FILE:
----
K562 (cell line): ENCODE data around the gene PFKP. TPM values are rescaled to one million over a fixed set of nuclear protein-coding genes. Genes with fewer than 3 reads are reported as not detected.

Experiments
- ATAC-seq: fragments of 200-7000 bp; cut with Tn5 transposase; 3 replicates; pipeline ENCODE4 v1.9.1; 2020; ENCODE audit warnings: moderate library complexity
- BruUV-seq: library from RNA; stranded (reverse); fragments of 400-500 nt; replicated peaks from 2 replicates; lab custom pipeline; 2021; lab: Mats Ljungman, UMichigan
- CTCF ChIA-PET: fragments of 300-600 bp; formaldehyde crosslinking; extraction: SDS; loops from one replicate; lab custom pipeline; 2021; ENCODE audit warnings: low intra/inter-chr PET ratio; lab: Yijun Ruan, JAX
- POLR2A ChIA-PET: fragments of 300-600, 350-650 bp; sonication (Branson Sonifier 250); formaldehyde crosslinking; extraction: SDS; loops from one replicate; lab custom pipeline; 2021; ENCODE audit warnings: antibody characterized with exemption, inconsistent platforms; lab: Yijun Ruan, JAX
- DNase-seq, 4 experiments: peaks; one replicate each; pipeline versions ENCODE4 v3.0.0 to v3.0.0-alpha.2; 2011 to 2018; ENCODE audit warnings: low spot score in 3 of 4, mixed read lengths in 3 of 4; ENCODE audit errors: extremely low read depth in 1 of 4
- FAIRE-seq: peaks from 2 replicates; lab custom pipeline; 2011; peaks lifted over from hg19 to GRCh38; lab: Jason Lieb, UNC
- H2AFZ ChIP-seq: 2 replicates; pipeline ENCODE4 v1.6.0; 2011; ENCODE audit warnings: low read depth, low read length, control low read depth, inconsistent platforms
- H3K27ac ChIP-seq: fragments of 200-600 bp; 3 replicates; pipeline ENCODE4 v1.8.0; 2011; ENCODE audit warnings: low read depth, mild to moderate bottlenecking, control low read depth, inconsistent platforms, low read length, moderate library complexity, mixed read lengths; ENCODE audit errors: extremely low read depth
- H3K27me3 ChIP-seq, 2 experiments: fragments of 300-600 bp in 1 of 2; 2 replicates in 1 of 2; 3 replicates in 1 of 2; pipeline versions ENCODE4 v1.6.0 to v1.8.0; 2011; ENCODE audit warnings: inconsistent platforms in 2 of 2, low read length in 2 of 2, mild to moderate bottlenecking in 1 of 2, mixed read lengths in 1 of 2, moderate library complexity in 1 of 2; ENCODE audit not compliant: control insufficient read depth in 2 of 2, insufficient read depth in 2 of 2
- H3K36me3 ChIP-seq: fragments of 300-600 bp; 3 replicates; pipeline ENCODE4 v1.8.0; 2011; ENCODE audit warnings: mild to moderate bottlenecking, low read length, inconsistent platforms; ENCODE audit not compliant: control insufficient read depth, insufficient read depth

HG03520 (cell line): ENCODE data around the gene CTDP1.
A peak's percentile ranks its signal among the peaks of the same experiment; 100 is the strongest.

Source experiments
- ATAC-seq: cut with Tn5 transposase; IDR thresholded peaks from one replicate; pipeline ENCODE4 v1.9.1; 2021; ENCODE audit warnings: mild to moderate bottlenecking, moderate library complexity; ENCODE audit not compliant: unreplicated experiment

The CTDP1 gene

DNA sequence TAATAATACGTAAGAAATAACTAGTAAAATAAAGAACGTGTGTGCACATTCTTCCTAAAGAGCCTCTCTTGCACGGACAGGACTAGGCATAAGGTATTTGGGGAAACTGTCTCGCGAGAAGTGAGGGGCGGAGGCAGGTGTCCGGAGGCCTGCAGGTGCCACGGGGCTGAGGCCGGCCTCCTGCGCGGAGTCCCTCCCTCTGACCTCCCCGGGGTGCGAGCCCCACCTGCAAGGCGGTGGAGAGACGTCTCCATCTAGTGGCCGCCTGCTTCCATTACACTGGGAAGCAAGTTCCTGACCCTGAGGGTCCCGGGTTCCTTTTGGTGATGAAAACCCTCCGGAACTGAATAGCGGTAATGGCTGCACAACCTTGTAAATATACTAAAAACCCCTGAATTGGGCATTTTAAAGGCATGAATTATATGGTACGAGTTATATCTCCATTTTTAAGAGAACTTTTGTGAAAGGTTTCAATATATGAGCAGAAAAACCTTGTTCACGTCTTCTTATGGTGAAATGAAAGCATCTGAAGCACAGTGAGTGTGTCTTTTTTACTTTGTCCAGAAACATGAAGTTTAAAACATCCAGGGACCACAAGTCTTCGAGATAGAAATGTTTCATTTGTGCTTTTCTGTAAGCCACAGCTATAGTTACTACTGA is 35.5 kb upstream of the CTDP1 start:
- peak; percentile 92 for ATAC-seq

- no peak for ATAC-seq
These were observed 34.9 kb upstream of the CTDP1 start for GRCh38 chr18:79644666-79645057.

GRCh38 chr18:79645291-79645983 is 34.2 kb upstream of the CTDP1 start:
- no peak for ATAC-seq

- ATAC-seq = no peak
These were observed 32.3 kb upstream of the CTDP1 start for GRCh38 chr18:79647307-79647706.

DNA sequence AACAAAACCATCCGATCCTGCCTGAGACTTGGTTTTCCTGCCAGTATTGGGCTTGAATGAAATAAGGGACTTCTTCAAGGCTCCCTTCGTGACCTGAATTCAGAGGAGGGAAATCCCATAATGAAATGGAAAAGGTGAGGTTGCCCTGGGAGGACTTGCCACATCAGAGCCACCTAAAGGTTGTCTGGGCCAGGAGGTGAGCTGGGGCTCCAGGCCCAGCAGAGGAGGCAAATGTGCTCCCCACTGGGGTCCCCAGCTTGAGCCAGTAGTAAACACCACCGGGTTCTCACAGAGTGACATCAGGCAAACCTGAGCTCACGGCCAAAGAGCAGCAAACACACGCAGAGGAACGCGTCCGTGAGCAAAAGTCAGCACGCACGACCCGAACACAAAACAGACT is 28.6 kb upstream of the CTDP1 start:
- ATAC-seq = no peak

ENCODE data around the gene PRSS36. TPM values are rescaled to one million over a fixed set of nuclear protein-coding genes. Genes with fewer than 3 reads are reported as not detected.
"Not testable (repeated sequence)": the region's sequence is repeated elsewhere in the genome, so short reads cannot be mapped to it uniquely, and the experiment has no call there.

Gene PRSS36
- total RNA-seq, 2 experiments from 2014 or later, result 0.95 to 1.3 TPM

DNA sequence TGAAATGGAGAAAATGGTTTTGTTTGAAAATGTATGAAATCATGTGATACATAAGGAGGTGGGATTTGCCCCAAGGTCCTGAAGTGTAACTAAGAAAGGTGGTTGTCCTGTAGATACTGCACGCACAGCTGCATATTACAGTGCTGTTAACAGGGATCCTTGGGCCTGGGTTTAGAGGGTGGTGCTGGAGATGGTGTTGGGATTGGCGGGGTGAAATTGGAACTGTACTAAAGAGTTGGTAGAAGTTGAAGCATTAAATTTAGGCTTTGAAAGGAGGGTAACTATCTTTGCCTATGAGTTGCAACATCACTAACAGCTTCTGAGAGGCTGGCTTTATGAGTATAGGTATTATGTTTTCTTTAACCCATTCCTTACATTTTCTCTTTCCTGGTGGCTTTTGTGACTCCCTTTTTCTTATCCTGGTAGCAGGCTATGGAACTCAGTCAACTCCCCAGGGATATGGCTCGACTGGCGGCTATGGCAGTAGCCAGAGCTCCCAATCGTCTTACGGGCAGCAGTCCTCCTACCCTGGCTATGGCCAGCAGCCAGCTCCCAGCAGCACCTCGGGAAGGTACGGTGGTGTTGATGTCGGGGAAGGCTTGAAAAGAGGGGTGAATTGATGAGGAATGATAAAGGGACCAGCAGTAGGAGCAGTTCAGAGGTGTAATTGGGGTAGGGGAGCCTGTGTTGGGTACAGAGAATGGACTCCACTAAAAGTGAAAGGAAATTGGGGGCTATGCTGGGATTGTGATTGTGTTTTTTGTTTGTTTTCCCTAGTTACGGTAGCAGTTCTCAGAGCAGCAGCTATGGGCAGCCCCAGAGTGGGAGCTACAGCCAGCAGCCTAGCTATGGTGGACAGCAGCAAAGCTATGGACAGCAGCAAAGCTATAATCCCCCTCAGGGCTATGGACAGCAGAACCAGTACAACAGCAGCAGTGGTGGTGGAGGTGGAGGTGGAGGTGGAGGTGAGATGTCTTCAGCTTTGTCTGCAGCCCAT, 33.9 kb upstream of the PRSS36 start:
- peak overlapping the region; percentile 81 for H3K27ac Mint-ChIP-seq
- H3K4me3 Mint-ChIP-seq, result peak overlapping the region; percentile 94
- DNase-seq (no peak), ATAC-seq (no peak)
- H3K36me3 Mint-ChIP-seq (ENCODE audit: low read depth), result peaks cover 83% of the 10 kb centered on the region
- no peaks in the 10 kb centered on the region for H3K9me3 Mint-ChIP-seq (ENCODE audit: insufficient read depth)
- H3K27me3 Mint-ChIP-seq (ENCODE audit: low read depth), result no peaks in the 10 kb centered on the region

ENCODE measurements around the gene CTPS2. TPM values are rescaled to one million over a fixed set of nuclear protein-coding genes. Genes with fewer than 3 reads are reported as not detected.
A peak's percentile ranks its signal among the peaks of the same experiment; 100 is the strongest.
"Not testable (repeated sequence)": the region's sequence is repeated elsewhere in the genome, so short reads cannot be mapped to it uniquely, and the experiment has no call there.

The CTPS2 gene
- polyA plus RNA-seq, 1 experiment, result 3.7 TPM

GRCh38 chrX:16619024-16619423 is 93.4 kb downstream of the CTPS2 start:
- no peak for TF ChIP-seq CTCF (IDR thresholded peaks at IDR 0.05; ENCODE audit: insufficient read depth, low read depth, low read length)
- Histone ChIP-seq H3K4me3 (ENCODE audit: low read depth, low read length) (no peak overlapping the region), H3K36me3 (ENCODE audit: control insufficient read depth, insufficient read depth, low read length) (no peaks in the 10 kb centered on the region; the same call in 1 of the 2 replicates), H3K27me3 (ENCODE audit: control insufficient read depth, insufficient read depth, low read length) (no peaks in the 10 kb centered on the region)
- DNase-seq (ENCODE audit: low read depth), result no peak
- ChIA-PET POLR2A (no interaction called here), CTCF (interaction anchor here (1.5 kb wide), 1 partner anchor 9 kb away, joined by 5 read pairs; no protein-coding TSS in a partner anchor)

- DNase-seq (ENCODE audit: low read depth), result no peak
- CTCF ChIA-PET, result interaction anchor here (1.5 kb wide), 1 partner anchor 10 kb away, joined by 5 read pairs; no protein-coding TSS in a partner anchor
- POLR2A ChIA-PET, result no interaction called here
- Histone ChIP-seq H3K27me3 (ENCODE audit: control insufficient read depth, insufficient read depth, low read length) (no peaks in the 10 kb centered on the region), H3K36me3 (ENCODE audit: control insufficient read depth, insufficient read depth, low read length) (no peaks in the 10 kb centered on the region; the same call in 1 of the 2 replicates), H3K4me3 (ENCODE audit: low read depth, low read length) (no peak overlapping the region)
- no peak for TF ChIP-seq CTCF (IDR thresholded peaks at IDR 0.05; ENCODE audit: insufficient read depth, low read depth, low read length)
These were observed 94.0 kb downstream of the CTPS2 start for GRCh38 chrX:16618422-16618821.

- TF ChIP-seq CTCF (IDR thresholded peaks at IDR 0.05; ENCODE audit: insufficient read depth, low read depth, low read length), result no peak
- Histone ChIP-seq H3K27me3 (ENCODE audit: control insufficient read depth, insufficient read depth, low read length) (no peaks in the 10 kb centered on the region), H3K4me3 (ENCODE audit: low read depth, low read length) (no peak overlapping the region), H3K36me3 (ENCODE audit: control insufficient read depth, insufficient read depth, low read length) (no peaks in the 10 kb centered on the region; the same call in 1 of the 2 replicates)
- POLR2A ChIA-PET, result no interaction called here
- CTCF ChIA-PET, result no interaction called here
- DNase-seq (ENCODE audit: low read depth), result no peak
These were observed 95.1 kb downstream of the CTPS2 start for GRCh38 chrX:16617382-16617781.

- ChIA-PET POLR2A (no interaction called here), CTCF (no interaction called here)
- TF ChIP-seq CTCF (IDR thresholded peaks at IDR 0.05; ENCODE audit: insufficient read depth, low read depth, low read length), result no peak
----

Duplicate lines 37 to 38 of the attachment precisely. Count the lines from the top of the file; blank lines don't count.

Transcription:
- no peaks in the 10 kb centered on the region for H3K9me3 Mint-ChIP-seq (ENCODE audit: insufficient read depth)
- H3K27me3 Mint-ChIP-seq (ENCODE audit: low read depth), result no peaks in the 10 kb centered on the region